NaNoWriMo MoFo GoPro Solo Domo PoMo Plop, a Ravenous Complaint

I’ve always found writing to be a solitary activity.  Not simply in it’s condition; the inability for more than one person to think the same thought at the same time and to express it simultaneously, or, somehow achieving that, sharing a keyboard, tablet, or pencil meant for a single person; but in the demand for personal isolation to write effectively, the need to be apart from others, from their noise, from even the thought of them. 

I don’t mind this.  I’ve never been one to shy from solitude.

Such is not the leading thought in NaNoWriMo.  The prevalent theme in my local writing group and on twitter, on facebook, et al, is one of the “we’re all in this together” in the Garfield “I hate mondays” sense.  A mountain from a molehill, a gathering of strength to face an onslaught of grievously ill butterflies.  Less obtusely, the community seems a forced, cutesy thing, populated, not be serious writers but, by spare time scribblers.  People who proudly boast of high word counts or even more proudly lament their inability to reach each daily goal due to circumstances, the latter leading into a cycle of self-bolstering through declarations of future success.  It’s a bit like my ancestors who’d drink to their victory the eve before a battle, showing up to fight hungover or still quite pissed.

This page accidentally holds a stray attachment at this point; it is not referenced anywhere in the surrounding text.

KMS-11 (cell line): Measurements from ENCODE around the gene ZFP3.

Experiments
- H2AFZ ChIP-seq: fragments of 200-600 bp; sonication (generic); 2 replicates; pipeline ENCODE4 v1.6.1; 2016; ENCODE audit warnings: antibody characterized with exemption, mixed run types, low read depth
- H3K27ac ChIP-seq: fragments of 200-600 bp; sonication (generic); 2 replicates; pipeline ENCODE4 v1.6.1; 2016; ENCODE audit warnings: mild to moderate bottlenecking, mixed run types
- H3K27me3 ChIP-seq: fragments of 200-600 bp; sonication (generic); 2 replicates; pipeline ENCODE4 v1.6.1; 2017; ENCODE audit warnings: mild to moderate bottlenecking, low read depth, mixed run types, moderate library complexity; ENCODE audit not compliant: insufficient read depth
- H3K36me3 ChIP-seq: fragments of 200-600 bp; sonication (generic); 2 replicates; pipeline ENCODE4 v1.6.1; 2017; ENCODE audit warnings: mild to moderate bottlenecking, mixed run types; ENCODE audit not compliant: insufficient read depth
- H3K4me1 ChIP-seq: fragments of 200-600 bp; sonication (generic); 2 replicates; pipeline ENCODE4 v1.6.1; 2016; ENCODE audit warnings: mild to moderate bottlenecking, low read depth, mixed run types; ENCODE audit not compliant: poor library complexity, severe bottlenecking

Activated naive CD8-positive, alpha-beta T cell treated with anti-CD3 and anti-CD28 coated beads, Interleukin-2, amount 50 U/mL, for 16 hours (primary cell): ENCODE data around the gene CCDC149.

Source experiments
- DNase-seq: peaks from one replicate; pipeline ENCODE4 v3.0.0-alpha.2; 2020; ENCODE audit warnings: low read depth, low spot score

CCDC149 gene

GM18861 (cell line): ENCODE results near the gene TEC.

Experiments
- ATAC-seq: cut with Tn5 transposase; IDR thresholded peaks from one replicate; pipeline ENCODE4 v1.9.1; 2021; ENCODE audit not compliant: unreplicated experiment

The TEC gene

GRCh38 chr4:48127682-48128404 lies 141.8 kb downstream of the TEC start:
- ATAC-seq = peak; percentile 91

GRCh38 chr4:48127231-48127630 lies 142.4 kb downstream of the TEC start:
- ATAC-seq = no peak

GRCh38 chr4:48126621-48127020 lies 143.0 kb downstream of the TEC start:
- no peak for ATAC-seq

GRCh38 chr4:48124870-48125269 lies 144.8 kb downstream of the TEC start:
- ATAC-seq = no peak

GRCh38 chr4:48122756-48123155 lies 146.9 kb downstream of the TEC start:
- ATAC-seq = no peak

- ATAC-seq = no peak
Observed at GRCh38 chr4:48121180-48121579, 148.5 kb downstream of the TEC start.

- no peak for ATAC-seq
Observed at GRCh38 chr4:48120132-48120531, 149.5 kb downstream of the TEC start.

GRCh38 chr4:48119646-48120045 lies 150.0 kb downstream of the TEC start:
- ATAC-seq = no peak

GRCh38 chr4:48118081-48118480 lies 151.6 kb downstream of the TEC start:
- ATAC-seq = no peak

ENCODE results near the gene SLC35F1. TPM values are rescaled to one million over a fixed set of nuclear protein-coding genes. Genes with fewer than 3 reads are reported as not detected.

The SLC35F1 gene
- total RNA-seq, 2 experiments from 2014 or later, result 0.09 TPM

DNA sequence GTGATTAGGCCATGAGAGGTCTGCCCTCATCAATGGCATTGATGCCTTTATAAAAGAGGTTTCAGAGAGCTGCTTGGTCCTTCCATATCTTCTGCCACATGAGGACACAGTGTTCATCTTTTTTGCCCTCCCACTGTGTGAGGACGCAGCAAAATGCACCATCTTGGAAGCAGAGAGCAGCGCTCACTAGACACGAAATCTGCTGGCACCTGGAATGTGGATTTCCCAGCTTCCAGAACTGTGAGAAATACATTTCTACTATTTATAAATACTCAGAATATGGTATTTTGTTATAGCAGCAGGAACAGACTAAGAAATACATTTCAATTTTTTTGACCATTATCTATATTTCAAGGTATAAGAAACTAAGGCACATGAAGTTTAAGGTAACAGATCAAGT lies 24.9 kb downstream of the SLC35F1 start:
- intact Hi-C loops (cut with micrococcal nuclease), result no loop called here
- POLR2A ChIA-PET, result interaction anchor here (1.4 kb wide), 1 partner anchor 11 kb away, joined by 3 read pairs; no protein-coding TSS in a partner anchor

I’ve never known a reader over the age of four to judge the quality of a book by the number of words it contains.

Lest you think this sour missive stems from unobtainable grapes, my current word count is 25,192, nearly 200 words past today’s pre-set goal.  This should mark the halfway point of my novel, and while it does have a beginning and an ending, I’m rather less sure of the middle.  I’ve two more weeks to finish it and I’ve no doubt of attaining some form of rough draft, but it will surely be a problematic one.

This leads me back to my first complaint.  I don’t understand the discussion, the pedestrian, or more accurately, the plebeian, exchanges of vernacular between november writers about their problems.  How does one write?  Well, by writing. 

I had such hopes for meeting other writers in my area.

At least I’m safe in my solitude, armored with headphones, defended by the faraway blindness come of removing my glasses.